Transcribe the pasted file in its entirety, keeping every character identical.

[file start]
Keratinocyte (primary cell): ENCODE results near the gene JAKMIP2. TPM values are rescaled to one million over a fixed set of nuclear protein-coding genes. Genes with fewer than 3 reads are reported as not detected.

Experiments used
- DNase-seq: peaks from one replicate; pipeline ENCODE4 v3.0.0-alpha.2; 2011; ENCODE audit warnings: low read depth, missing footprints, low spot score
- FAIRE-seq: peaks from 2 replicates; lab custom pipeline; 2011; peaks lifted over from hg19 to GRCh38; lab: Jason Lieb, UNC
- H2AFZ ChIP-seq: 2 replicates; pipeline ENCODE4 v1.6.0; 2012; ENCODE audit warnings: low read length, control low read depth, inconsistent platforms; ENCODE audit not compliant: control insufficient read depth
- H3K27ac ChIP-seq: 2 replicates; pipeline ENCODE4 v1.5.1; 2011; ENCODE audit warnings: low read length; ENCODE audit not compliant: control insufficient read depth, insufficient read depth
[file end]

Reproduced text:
Keratinocyte (primary cell): ENCODE results near the gene JAKMIP2. TPM values are rescaled to one million over a fixed set of nuclear protein-coding genes. Genes with fewer than 3 reads are reported as not detected.

Experiments used
- DNase-seq: peaks from one replicate; pipeline ENCODE4 v3.0.0-alpha.2; 2011; ENCODE audit warnings: low read depth, missing footprints, low spot score
- FAIRE-seq: peaks from 2 replicates; lab custom pipeline; 2011; peaks lifted over from hg19 to GRCh38; lab: Jason Lieb, UNC
- H2AFZ ChIP-seq: 2 replicates; pipeline ENCODE4 v1.6.0; 2012; ENCODE audit warnings: low read length, control low read depth, inconsistent platforms; ENCODE audit not compliant: control insufficient read depth
- H3K27ac ChIP-seq: 2 replicates; pipeline ENCODE4 v1.5.1; 2011; ENCODE audit warnings: low read length; ENCODE audit not compliant: control insufficient read depth, insufficient read depth